It’s the second week of the new year and I think it’s time to offer some of the best fitness tips to succeed this year. According to statistics some have already abandoned. Do not throw in the towel so soon because this is a long distance race.
Set your goals
And Bruce Lee reminds us:
Log your workouts
There are a number of reasons why logging your workouts could be beneficial.
Progression. This is the number one reason to keep a training log. Two huge and common mistakes I see in the gym are those who increase their training volume in huge jumps, likely resulting in injury or burnout, and those who stay stagnant at the exact same weights/sets/repetitions for months and months, and wonder why they aren’t seeing any progress. The principle of progression, one of the seven main principles of exercise, states that overload of exercise should occur in gradual progression rather than in major bursts. Keeping track of your workouts will allow you to analyze your progression, as well as ensure that consistent, yet gradual gains are being made.
Motivation. Similar to keeping a food journal, logging your workouts will help motivate you to continue with your training plan. Knowing that must put in a workout before you can record reps or instead leave the page blank, can be enough incentive. Further, physically seeing the weight add up on paper is motivation to continue making progress with your training.
Keep you accountable. Training logs distinguish wishful thinking from reality. It’s easy to fool yourself into thinking you had a great (or horrible) workout, but by writing down what you did, how you felt, goals achieved, etc. this will tell the real story. Training logs keep you accountable for what you’re doing on a daily basis.
Build confidence. Athletes often take a critical view of themselves, always looking for areas that need improvement. Keeping a log of daily success forces you to recognize your progress and success, and this leads to and builds confidence.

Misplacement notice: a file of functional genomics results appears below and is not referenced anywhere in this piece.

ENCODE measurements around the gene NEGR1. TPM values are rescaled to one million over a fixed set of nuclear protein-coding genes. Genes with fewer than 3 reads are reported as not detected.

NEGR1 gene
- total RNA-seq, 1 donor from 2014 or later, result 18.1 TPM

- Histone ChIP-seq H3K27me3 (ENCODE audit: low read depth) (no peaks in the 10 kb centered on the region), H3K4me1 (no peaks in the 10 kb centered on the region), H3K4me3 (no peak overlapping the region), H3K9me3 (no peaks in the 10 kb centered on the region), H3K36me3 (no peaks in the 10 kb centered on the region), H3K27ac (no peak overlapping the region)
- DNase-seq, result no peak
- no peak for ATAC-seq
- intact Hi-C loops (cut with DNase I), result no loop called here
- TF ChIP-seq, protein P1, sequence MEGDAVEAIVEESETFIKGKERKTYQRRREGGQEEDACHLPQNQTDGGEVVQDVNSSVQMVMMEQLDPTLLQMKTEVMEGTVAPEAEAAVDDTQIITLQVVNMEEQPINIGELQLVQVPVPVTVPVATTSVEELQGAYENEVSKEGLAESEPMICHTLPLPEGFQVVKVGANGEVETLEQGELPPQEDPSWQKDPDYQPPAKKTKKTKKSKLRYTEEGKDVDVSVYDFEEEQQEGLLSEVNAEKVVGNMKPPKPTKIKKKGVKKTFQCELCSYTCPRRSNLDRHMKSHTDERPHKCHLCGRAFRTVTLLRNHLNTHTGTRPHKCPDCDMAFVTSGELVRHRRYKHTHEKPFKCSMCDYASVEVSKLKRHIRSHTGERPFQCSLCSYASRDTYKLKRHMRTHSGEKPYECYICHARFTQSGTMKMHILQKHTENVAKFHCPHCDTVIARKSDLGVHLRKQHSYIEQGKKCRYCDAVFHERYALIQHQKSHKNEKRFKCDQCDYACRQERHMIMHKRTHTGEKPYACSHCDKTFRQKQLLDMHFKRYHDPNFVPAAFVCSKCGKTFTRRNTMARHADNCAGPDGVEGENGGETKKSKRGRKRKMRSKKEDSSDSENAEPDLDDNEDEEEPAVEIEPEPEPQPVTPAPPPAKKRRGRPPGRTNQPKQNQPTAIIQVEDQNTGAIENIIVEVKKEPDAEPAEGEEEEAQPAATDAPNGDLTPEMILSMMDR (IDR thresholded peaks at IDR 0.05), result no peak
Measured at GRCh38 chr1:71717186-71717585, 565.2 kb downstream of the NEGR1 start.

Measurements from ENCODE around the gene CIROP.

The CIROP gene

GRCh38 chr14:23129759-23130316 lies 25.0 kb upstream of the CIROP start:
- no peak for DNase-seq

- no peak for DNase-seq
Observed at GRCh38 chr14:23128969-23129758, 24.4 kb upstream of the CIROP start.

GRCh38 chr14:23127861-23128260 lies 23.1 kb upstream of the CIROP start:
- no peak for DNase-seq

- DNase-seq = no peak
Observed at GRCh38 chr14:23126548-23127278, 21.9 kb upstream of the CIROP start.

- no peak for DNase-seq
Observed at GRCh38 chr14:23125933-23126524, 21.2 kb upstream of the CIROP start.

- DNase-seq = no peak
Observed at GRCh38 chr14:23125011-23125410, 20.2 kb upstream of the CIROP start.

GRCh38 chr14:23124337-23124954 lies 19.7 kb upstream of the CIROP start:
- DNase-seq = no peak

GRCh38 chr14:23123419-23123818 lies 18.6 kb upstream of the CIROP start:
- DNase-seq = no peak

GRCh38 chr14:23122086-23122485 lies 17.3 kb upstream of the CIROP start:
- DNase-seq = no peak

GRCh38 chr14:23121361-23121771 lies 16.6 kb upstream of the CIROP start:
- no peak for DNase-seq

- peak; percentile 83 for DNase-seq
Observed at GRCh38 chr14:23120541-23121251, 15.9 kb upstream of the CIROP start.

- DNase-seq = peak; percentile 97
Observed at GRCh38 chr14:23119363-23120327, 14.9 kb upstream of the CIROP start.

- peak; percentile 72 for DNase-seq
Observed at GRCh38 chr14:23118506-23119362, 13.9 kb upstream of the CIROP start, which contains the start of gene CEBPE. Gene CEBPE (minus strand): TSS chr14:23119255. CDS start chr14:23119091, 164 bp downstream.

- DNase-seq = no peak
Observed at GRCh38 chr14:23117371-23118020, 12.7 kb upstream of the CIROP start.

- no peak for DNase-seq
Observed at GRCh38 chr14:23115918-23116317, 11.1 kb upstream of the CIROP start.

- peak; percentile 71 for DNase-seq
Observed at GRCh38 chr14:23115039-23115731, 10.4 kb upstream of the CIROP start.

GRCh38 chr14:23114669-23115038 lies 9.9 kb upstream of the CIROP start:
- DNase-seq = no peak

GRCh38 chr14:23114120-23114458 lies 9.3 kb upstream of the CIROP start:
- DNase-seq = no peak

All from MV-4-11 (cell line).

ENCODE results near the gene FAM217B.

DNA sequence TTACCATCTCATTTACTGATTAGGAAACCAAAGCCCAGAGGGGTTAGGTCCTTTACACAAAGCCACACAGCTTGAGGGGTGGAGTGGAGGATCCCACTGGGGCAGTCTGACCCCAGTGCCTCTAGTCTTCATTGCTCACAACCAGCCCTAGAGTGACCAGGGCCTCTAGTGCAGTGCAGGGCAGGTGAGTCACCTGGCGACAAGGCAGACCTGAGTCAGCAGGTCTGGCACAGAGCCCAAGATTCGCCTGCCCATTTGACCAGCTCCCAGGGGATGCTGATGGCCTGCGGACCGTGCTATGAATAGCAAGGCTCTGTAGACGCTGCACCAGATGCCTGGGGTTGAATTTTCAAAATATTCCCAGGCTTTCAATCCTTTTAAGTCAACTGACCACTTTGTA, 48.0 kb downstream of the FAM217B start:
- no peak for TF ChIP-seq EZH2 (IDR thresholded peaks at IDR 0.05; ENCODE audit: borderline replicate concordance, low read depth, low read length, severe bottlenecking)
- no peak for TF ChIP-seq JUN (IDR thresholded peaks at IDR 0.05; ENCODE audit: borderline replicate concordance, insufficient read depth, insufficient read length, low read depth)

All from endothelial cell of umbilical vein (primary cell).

Trial and error. After a particularly successful training cycle in the gym where you made gains, or perhaps a training cycle you struggled through. Having access to particular statistics and notes on your training will aid in building future training plans. Keeping a detailed training log enables you to better find the factors in a good or poor performance. For example, you may find your performance flattens when you get less than six hours of sleep, or that after a stressful day at work you struggle with your motivation. You can scrutinize what you have done to look for trends or patterns, so you can make any needed changes.
The training log is your own personal history of your training and performances. It can, and should, be used to see what works and what doesn’t for you in training to meet specific performance goals. Most athletes and individuals use training logs to keep track of the basics such as the number of repetitions and weight lifted. Limiting your training log to this basic information is only scratching the surface of the potential of what a training log can really provide.
While each athlete should structure a training log to meet their needs, a good training log might include:
- The facts of the workout such as the number of reps, weight, miles laps, weather, the time of the workout, etc.
- Goals for the workout and the extent to which each goal was achieved.
- How you felt, physically.
- How you felt, mentally.
- Hours of sleep the night before.
- The diet the day before, especially the last meal before the workout.
- What you need to work on in the future based on today’s results.
- A success from the training session, i.e. what you did well or accomplished.
- These lessons learned or reminders that can be applied to competition.
There is no single training log template that will meet the needs of all athletes. There are e-versions, pre-populated version, the good old notebook. The point, no matter what type of journal/log you use, you need to take the time to develop a training log in a format that you’ll use and will work for you. Your journal should be unique to you. Your thoughts, your workouts, your ideas are going into there. It should fit YOU.
Practice patience and celebrate small successes
Get yourself help
- this is a realistic outcome for an average person.
- that they could a pro fit level eating and exercising into a normal life.
- that they need to do everything themselves, and
- that there’s something wrong with them if they can’t do everything themselves.
Follow these simple tips and make this year your best EVER!